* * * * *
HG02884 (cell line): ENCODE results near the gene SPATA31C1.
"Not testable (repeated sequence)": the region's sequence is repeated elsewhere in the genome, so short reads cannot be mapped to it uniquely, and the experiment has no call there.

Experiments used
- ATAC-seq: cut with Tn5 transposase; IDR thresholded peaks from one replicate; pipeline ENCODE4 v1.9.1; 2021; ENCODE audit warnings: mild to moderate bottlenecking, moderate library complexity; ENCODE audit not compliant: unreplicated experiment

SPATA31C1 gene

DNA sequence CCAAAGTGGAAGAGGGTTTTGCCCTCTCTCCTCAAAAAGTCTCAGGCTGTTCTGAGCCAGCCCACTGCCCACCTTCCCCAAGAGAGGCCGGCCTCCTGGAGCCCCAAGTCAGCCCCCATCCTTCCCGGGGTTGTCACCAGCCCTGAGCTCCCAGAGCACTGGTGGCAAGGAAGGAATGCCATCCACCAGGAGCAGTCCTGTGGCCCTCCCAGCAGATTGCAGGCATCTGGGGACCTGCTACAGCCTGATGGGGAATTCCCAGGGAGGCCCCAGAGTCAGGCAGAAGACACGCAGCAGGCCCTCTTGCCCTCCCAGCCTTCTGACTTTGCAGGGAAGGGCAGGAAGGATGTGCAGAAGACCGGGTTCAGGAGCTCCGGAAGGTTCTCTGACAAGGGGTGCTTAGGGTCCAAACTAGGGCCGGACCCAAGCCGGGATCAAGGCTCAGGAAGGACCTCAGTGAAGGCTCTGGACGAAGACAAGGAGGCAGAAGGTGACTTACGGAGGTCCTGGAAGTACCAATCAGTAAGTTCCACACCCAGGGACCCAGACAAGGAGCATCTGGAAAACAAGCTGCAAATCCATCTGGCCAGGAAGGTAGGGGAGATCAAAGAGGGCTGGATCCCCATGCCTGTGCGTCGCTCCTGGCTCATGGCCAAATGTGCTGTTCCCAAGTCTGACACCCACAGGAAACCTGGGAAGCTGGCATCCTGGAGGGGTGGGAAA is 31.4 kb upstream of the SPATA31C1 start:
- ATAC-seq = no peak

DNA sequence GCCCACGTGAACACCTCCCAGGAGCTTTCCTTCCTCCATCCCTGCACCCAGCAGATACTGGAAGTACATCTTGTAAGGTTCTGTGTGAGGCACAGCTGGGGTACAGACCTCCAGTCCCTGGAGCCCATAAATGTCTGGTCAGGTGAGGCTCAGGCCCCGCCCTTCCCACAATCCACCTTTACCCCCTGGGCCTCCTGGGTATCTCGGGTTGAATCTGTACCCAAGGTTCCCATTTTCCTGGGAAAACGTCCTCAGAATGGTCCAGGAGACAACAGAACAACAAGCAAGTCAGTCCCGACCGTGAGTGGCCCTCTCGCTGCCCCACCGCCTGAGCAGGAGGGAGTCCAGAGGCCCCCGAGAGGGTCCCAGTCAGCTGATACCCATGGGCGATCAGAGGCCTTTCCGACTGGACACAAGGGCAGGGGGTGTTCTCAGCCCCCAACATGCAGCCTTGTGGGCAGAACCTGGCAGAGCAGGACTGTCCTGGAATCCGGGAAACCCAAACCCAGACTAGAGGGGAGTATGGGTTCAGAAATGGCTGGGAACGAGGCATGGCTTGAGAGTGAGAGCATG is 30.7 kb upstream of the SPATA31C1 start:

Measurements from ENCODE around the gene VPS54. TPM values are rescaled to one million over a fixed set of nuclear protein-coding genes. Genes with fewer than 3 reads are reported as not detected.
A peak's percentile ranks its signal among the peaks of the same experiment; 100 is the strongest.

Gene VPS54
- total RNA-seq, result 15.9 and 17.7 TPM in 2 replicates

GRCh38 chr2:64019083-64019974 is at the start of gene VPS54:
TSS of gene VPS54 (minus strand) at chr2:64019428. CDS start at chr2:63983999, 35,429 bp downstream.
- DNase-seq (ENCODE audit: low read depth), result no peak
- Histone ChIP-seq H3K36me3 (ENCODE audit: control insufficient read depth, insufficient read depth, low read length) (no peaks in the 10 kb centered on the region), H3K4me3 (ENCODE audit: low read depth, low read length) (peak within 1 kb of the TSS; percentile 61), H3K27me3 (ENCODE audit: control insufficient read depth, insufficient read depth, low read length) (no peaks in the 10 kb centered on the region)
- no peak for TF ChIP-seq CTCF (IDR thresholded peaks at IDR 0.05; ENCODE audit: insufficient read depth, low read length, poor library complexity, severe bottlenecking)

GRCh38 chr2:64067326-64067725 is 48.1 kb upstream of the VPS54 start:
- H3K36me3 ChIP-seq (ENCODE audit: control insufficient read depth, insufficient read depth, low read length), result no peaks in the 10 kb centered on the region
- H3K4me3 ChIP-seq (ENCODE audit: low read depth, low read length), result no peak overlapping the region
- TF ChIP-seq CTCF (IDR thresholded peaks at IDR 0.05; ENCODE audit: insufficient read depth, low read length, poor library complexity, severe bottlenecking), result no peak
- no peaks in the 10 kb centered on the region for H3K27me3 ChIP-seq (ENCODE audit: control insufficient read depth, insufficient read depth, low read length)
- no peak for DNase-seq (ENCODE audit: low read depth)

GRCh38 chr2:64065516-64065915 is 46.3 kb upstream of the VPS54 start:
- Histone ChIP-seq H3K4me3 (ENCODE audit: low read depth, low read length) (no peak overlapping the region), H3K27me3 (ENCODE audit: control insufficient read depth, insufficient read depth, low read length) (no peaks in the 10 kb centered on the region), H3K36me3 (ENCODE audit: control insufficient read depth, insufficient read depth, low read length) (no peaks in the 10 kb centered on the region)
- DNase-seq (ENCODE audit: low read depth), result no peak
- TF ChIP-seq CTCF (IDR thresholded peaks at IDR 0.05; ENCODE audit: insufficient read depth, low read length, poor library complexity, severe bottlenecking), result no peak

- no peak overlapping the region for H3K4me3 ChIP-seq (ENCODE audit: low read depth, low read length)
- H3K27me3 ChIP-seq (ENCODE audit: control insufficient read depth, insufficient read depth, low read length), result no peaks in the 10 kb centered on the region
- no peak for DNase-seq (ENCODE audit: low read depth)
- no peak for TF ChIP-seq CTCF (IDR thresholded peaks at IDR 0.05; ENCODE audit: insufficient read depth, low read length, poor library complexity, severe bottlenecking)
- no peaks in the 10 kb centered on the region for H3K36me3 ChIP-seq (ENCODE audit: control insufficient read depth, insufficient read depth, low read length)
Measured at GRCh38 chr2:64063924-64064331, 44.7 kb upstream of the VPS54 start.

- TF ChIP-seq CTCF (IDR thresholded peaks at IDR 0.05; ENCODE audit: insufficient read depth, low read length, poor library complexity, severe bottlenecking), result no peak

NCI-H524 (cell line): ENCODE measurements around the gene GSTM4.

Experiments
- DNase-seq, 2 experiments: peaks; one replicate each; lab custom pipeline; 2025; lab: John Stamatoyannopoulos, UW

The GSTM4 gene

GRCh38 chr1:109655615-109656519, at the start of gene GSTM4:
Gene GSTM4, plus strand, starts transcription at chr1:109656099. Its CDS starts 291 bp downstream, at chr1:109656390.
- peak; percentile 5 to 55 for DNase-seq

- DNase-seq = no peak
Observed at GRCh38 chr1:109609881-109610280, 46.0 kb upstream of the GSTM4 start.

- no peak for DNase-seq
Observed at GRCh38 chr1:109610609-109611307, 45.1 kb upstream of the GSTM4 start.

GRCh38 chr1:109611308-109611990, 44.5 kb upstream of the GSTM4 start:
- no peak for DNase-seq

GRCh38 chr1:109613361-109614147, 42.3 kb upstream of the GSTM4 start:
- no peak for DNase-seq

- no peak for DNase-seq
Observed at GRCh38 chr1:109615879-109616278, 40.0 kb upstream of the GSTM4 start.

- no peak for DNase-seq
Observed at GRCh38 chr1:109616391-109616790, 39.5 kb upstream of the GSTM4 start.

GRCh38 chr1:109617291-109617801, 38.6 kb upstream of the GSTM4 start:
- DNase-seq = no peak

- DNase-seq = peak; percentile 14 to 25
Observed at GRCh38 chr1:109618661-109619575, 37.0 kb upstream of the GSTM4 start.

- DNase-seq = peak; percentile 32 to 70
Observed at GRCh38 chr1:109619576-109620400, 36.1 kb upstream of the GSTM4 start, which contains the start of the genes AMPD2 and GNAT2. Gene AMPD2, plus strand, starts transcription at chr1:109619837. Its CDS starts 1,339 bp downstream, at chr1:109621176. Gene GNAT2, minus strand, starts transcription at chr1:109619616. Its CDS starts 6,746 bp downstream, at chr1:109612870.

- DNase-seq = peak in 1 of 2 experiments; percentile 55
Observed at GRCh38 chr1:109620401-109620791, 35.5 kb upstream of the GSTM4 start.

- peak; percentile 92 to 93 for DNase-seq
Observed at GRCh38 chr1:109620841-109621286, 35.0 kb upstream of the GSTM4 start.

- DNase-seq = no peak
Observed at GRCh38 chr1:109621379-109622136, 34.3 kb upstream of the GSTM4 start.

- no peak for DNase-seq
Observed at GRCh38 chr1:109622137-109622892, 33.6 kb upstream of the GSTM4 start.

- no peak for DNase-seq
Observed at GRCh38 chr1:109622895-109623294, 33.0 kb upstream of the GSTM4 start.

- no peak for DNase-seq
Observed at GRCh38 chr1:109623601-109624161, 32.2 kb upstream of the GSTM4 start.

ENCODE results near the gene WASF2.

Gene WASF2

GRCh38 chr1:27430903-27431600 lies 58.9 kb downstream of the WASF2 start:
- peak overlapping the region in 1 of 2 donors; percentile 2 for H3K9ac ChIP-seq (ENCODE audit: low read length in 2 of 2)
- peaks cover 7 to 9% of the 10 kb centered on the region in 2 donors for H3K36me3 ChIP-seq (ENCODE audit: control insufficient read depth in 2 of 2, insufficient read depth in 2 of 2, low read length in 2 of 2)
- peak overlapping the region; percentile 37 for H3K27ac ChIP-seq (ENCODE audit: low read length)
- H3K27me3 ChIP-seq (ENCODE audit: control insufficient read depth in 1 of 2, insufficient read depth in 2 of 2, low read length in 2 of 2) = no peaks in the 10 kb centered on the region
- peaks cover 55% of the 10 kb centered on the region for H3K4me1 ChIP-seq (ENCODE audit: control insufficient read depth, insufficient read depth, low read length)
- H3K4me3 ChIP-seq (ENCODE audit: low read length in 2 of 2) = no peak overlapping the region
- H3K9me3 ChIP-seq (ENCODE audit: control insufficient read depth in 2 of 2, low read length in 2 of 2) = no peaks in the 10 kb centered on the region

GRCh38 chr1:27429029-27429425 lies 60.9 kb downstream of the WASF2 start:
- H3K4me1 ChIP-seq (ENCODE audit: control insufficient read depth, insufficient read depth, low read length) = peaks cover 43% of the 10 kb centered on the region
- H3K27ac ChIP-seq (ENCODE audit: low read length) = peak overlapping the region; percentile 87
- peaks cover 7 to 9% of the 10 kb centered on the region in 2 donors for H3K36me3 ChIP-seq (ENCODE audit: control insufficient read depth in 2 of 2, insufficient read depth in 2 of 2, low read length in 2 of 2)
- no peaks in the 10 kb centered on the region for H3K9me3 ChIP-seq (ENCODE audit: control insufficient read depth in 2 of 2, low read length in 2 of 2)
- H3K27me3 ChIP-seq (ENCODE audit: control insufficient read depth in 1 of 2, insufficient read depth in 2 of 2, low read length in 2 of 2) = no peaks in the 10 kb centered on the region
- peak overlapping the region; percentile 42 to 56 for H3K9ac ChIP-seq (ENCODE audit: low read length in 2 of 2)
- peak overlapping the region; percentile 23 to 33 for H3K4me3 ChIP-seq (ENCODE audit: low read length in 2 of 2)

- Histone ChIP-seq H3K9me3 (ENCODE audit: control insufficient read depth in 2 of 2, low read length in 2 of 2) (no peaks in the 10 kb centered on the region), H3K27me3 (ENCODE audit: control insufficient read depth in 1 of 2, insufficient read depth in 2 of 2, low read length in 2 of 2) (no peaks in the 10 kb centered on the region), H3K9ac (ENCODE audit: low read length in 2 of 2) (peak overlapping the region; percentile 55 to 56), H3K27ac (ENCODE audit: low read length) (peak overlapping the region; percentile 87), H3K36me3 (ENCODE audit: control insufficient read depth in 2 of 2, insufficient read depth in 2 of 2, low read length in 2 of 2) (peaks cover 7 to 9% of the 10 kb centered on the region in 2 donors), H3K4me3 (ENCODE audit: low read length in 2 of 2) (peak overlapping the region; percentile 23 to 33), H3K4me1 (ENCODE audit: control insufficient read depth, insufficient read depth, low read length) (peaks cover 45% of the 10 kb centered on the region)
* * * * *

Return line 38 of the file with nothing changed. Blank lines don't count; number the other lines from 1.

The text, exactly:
The GSTM4 gene